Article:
Category Archives: Hospitals & Health Systems

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Taking Triage to Trial

The COVID 19 epidemic is bound to overwhelm available medical resources in the United States. Healthcare institutions and practitioners will be forced to make impossible life-or-death decisions regarding the allocation of manpower and supplies. They must also be ready to defend those decisions against a backlash of grief—and lawsuits—once the crisis has passed.

A defensible triage protocol must enable reasonable … Continue Reading

North Carolina Telehealth Updates

North Carolina has drastically expanded its telehealth services during the COVID-19 pandemic in order to give individuals increased access to remote care.  The following article outlines many of the important changes implemented.

Licensure

On March 10, 2020, Governor Roy Cooper issued Executive Order No. 116 (available here) waiving the requirement that healthcare and behavioral healthcare personnel be licensed in … Continue Reading

Texas Telemedicine Updates

As with other states, in response to the COVID-19 pandemic and the guidance that the federal government has issued (see here), Governor Abbott of Texas issued a disaster declaration on March 13, 2020 (the Disaster Declaration) resulting in the loosening of certain existing telemedicine and telehealth related requirements in Texas.

Licensure.

For current license holders, the Texas … Continue Reading

COVID-19: Florida Executive Order on Elective Healthcare Services

In an effort to preserve healthcare resources (e.g., personal protective equipment), limit potential contact with infected individuals, and free up healthcare practitioners to assist with those suffering from COVID-19, elective healthcare services must cease. Specifically, on March 20, 2020, Florida Governor Ron DeSantis issued Executive Order 20-72 (available here), requiring all Florida licensed healthcare practitioners to immediately cease performing … Continue Reading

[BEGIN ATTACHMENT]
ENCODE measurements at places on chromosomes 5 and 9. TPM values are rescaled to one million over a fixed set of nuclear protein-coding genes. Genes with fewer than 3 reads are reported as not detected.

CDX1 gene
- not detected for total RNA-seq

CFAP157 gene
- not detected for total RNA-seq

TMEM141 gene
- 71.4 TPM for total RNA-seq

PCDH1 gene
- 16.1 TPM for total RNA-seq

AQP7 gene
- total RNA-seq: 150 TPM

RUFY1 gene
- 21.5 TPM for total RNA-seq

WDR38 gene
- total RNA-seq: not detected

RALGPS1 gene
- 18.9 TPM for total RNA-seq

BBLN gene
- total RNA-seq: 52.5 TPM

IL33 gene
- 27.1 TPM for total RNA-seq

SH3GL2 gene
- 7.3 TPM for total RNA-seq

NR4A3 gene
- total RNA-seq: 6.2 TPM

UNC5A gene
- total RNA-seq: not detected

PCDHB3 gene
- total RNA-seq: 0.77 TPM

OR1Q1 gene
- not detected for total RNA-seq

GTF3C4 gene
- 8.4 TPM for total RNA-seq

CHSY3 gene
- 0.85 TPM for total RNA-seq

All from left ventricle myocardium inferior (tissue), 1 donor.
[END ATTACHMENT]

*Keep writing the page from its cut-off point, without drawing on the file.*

Florida Telehealth Updates

In response to the public health emergency declared in Florida on March 1, 2020, Florida loosened existing licensure and other telehealth requirements in response to the COVID-19 pandemic, as outlined below.

However, unless specifically waived or relaxed by the Orders (as defined below), all current minimum practice requirements and standards of care for telehealth services set forth under F.S.A. §456.47 … Continue Reading

Illinois Telehealth Updates

Like many other states, in response to the COVID-19 pandemic and the guidance that the federal government has issued, Governor Pritzker of Illinois issued an executive order (2020-09) on March 19, 2020, amending and relaxing existing telehealth related requirements under 225 ILCS 60/49.5 regarding: (1) telemedicine services provided by licensed Illinois physicians; (2) telemedicine and telepsychiatry services provided to Illinois … Continue Reading